A small number of Albertans with disabilities who receive benefits from the province have started a grassroots group to raise awareness about what it's like to be on the Assured Income for the Severely Handicapped program, or AISH.
They call themselves ARISE — AISH Recipients in Search of Equity. About 10 members meet virtually every Monday to share personal stories and discuss the main issues they face.
One of them even joins the virtual call from her hospital bed in Edmonton, says founder Janet Nass from Red Deer, Alta.
In her seventh year of being on AISH, Nass formed the group to dispel myths about being an AISH recipient, efficiently fight for change and give others an outlet.
"By sharing and being vulnerable and opening up, it allows other people to say, 'Hey, you know what, me too. I have a voice,'" said Nass.
"The common denominator is we are human beings and we're fighting to be recognized as autonomous human beings that deserve dignity and deserve human rights."
So far, Nass says members have raised a number of concerns, including staying afloat on AISH payments and living in fear of their income being clawed back from working, filing for employment insurance or even being married.
She says that's atop navigating widespread stereotypes that AISH is easy to access and recipients are "scamming the system."
ARISE's first goal is to get the province to reverse the AISH payment date back to a few days before the start of the month, so they have enough money in their bank accounts to pay their bills on time — an issue Albertans have been rallying for since the change was made in 2020.
Improving the effectiveness of AISH
According to a statement from the Ministry of Seniors, Community and Social Services, Alberta's government is continuing to support the province's most vulnerable.
"At $1,787 a month, we have the highest AISH rate among the provinces. We will continue to provide indexed AISH supports as directed in Minister Nixon's mandate letter," said press secretary Heather Barlow in an emailed statement.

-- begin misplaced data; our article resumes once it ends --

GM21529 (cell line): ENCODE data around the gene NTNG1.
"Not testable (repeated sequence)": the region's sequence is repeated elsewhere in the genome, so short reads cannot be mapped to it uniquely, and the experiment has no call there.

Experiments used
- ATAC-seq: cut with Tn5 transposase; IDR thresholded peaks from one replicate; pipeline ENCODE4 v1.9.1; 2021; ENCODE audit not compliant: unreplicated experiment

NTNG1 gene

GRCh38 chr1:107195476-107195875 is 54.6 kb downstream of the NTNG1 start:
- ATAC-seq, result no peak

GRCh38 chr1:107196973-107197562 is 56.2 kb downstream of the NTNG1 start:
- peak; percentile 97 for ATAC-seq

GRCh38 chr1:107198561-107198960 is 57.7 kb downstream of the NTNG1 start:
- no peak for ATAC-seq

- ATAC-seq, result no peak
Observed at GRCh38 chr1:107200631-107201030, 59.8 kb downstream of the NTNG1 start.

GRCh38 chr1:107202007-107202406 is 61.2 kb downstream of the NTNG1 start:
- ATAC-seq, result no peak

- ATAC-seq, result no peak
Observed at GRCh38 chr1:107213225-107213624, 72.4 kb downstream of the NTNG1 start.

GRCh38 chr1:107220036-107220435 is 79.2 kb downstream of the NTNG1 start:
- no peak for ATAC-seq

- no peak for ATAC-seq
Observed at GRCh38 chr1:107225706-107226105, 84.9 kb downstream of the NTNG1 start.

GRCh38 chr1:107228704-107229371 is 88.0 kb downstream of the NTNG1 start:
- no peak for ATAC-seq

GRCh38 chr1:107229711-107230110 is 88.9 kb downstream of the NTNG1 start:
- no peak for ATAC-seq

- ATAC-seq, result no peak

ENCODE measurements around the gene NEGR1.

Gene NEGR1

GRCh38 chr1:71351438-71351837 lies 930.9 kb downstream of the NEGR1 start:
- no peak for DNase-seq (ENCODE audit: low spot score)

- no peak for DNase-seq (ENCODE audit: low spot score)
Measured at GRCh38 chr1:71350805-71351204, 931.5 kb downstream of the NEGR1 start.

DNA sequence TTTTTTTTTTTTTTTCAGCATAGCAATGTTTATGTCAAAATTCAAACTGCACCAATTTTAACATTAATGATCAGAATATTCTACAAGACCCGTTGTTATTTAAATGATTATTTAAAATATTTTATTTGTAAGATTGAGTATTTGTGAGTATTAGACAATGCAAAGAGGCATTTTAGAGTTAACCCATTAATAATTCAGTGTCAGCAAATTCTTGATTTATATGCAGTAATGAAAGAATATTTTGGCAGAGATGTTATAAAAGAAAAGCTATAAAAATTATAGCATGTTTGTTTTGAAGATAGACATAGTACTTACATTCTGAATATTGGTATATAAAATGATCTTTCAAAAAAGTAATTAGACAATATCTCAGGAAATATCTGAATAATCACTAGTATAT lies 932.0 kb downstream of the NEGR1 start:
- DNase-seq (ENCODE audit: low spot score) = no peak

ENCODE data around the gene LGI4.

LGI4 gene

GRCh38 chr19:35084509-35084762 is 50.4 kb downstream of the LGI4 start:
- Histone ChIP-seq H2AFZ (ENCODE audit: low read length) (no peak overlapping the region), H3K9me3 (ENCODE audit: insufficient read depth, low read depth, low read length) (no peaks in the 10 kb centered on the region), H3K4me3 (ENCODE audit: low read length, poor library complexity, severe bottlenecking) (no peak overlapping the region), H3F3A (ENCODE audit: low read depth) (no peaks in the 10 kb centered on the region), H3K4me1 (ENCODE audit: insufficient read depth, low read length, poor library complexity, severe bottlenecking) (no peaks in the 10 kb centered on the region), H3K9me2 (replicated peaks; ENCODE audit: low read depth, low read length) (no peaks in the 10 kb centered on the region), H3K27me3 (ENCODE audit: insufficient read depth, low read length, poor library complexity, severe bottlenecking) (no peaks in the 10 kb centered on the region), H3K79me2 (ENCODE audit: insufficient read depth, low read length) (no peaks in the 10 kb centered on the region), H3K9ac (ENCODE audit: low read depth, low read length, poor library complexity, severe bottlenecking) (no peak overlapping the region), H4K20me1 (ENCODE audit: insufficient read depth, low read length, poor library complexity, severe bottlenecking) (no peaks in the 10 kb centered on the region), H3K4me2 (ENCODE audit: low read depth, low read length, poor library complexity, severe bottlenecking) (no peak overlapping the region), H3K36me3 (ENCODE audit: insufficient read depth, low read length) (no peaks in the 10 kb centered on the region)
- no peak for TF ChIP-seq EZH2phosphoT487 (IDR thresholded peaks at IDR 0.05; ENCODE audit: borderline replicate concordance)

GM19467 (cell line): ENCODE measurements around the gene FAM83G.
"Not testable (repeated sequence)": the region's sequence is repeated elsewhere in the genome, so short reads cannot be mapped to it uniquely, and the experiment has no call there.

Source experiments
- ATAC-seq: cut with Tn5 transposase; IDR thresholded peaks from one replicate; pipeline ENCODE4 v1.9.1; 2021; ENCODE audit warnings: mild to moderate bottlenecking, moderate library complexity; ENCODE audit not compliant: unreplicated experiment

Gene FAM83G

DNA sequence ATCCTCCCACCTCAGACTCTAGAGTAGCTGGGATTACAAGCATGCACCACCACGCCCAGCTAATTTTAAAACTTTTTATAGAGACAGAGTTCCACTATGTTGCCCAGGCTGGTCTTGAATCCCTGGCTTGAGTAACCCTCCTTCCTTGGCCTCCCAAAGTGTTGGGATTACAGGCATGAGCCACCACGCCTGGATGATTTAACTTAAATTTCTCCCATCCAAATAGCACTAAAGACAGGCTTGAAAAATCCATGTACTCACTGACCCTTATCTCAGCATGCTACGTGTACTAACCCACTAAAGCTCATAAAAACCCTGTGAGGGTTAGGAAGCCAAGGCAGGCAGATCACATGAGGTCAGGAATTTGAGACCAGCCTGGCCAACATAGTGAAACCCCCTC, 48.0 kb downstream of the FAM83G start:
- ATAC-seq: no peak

She says benefit rates for AISH recipients increased by six per cent in January, and will continue to be indexed annually to keep pace with inflation.
But local anti-poverty organization Vibrant Communities Calgary says that may not be enough — and there are ways to improve the effectiveness of the program.
Lee Stevens is a policy and research specialist at Vibrant Communities Calgary. She was also the lead author of the organization's new report. (Submitted by Lee Stevens)
Earlier this month, they released a policy brief tackling six main problems with the program.
Solutions include calculating the index to inflation rates for food and rent, removing the marriage and cohabitating policy, clawing back less money with employment insurance, and more.
"The promise of our social safety net is that we will take care of people who are unable to earn a livelihood," said Lee Stevens, lead author of the report and the organization's policy and research specialist.
"When our social safety net doesn't work and people who are unable to earn a livelihood are still not being taken care of by government, when they're being left behind — it's almost like a promise has been broken."
Grande Prairie resident Thomas Cheesman recently joined ARISE. He says he's grateful for AISH — without it, he'd be doomed — but there are some policies that he says aren't fair.
That includes the marriage and cohabitating policy, in which AISH recipients can lose some or all benefits depending on their partner's income.
Cheesman says he's also eagerly awaiting news on the federal government's new Canada Disability Benefit.
As for Nass, she says the group will continue tackling these issues and fighting for policy change for AISH recipients.
She would love for all disability advocacy groups to come together, she says.
"I'm seeing these themes, these issues, being repeated by all these other groups out there. There's such a need for us to come together. If we could come together, that's where the power would be."